Basically, I want the fireball spell to be less like a laser-guided smart bomb with a simple point-and-click interface and more like a big pile of nitroglycerin: anyone can blow up themselves and the rest of the neighborhood in a huge explosion but you have to know what you're doing to only blow up what you want. Nobody is impressed by a backhoe driver who swings around and knocks down a brick wall with his digger bucket, but everyone is impressed by the one who can use it to flip a coin.
  7. Like
    Xuc Xac got a reaction from Desslok in Setback / Difficulty / Challenge   
    My basic rule of thumb is this:
    Difficulty: "How hard is it normally?" Setback: "Is failure more likely than normal?" Challenge: "Does failure have worse consequences than normal?"
  8. Like
    Xuc Xac reacted to Tom Cruise in I figured out the genesys architypes.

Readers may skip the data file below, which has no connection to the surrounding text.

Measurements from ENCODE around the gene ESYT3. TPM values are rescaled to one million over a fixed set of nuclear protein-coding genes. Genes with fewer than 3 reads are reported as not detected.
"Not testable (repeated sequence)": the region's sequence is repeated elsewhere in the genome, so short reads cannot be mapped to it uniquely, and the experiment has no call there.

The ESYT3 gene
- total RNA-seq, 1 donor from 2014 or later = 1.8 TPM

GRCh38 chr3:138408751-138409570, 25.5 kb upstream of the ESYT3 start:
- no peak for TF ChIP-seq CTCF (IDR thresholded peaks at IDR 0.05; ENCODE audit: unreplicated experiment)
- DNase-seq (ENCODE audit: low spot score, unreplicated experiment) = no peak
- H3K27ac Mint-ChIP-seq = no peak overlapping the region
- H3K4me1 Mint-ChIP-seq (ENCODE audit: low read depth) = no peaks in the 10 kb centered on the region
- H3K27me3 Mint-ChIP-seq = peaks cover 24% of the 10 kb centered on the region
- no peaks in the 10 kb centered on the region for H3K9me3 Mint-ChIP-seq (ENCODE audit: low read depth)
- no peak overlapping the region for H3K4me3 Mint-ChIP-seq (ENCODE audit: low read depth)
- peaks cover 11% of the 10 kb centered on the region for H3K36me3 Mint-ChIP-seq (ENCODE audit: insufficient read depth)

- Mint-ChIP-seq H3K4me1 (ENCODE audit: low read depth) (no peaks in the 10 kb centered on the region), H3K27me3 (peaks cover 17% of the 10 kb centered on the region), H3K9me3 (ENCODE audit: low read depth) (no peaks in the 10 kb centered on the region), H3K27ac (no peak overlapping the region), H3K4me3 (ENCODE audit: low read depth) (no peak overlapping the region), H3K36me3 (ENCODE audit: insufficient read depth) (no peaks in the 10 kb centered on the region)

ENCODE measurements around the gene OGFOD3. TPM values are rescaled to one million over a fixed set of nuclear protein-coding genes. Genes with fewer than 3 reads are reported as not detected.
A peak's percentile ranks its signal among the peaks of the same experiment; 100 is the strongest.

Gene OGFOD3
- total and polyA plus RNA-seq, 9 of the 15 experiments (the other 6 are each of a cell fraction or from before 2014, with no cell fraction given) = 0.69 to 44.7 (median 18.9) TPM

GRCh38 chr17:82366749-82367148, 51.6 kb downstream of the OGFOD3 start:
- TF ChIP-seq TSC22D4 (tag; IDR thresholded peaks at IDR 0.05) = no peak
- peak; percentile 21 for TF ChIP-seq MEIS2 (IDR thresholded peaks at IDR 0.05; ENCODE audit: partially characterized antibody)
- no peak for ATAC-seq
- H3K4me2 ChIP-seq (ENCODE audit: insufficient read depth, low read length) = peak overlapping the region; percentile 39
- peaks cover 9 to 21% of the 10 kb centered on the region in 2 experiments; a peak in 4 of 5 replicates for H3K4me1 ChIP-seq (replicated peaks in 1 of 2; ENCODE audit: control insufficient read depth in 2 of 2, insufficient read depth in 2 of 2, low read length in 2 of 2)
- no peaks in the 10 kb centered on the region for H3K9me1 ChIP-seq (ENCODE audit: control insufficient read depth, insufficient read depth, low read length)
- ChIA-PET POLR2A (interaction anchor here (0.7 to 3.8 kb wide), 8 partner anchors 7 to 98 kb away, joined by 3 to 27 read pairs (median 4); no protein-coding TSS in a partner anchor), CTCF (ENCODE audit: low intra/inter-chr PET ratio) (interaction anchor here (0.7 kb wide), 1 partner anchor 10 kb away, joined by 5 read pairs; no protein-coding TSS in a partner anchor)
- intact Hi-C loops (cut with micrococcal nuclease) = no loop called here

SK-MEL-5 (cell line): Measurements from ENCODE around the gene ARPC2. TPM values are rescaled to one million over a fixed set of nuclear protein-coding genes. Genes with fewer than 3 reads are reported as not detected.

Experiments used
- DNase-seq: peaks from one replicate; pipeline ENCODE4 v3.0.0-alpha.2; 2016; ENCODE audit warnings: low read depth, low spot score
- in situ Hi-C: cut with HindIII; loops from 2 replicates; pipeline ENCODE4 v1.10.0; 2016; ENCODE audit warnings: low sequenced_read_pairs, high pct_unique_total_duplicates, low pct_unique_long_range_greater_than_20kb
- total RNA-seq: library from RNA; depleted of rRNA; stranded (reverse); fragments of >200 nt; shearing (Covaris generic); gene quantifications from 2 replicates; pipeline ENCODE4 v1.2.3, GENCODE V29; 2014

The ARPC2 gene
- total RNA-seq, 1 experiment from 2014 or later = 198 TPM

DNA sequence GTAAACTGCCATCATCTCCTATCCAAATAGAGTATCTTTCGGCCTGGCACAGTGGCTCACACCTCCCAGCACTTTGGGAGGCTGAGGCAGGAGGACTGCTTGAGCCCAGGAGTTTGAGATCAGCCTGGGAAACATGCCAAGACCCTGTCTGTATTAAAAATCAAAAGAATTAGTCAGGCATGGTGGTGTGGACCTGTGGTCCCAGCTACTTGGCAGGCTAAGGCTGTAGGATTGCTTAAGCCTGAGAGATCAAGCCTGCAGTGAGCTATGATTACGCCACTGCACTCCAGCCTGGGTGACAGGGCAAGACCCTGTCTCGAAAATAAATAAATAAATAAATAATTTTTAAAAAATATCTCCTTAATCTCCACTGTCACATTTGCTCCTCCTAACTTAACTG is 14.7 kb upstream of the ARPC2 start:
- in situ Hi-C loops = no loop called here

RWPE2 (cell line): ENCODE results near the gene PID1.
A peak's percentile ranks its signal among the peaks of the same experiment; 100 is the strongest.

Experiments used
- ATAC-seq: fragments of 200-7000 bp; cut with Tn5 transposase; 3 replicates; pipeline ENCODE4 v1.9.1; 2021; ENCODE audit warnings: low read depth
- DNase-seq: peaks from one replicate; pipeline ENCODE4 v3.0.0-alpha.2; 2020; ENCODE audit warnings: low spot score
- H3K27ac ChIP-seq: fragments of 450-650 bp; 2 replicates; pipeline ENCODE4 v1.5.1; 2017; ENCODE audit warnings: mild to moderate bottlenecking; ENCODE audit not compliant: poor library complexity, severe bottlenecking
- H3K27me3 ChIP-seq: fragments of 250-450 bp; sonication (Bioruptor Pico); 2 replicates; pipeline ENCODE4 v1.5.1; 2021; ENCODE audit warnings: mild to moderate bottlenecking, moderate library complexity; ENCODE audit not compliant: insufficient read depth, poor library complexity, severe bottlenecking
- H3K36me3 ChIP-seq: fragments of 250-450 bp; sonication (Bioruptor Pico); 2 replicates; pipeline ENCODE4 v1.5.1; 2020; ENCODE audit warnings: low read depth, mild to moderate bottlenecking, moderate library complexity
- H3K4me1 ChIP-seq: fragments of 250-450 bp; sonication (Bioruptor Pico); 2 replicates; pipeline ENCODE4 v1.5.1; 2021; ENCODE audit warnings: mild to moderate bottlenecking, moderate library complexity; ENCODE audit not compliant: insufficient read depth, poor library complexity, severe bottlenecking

Yeah I think spending XP on characteristics feels incredibly weird in the Star Wars system. It's also a bit of a non-choice; it's almost objectively a bad idea to spend XP on anything other than characteristics at character creation, you're shooting yourself in the foot if you don't pour all the points into your stats. That kind of forced choice is bad game design.
  9. Like
    Xuc Xac reacted to Tom Cruise in Just discovered Genesys, skeptical   
    It's fine if you don't think you'll be into it, but expecting it to fail because of your own reservations is a bit short sighted honestly.
    Between GURPS, Savage Worlds and Fate, it's clear that generic RPGs can carve out their own section of the market if they're compelling enough. And FFG is starting from a pretty good base with such a popular, unique core mechanic.
  10. Like
    Xuc Xac reacted to That Blasted Samophlange in Does anyone else think the symbols are too generic?   
    I actually prefer these symbols to the star wars.   The despair/triumph symbol is designed to be a success/failure with extra symbology.   My players for the longest time forgot that triumph and despair count as a success and failure respectively.